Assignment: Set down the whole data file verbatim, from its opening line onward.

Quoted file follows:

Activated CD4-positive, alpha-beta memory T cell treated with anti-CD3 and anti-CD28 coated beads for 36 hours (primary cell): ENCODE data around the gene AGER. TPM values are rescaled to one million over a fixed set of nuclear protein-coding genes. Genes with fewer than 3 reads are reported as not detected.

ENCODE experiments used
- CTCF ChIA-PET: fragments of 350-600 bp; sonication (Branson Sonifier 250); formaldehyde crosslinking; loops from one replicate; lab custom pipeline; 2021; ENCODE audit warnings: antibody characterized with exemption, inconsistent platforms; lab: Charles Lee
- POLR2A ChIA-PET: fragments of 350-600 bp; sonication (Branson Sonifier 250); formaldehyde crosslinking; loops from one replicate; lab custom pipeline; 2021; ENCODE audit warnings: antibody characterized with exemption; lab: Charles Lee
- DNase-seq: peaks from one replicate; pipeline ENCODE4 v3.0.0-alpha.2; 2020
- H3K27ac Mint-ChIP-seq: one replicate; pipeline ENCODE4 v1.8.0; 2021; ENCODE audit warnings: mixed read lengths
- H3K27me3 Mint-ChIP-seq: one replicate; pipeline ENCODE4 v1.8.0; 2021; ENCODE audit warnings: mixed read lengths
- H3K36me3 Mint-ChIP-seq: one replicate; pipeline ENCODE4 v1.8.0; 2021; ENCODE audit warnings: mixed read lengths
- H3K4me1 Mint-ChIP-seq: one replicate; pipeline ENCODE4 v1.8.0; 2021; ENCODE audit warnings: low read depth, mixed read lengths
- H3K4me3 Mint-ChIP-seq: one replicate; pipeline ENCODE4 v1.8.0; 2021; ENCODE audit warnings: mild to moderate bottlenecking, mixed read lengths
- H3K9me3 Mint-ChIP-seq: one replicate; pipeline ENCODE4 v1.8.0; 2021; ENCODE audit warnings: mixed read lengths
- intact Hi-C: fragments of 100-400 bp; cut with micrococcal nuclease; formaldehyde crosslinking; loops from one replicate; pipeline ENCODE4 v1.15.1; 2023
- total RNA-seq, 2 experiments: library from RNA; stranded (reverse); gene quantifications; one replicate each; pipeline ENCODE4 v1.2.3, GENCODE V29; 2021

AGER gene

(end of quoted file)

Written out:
Activated CD4-positive, alpha-beta memory T cell treated with anti-CD3 and anti-CD28 coated beads for 36 hours (primary cell): ENCODE data around the gene AGER. TPM values are rescaled to one million over a fixed set of nuclear protein-coding genes. Genes with fewer than 3 reads are reported as not detected.

ENCODE experiments used
- CTCF ChIA-PET: fragments of 350-600 bp; sonication (Branson Sonifier 250); formaldehyde crosslinking; loops from one replicate; lab custom pipeline; 2021; ENCODE audit warnings: antibody characterized with exemption, inconsistent platforms; lab: Charles Lee
- POLR2A ChIA-PET: fragments of 350-600 bp; sonication (Branson Sonifier 250); formaldehyde crosslinking; loops from one replicate; lab custom pipeline; 2021; ENCODE audit warnings: antibody characterized with exemption; lab: Charles Lee
- DNase-seq: peaks from one replicate; pipeline ENCODE4 v3.0.0-alpha.2; 2020
- H3K27ac Mint-ChIP-seq: one replicate; pipeline ENCODE4 v1.8.0; 2021; ENCODE audit warnings: mixed read lengths
- H3K27me3 Mint-ChIP-seq: one replicate; pipeline ENCODE4 v1.8.0; 2021; ENCODE audit warnings: mixed read lengths
- H3K36me3 Mint-ChIP-seq: one replicate; pipeline ENCODE4 v1.8.0; 2021; ENCODE audit warnings: mixed read lengths
- H3K4me1 Mint-ChIP-seq: one replicate; pipeline ENCODE4 v1.8.0; 2021; ENCODE audit warnings: low read depth, mixed read lengths
- H3K4me3 Mint-ChIP-seq: one replicate; pipeline ENCODE4 v1.8.0; 2021; ENCODE audit warnings: mild to moderate bottlenecking, mixed read lengths
- H3K9me3 Mint-ChIP-seq: one replicate; pipeline ENCODE4 v1.8.0; 2021; ENCODE audit warnings: mixed read lengths
- intact Hi-C: fragments of 100-400 bp; cut with micrococcal nuclease; formaldehyde crosslinking; loops from one replicate; pipeline ENCODE4 v1.15.1; 2023
- total RNA-seq, 2 experiments: library from RNA; stranded (reverse); gene quantifications; one replicate each; pipeline ENCODE4 v1.2.3, GENCODE V29; 2021

AGER gene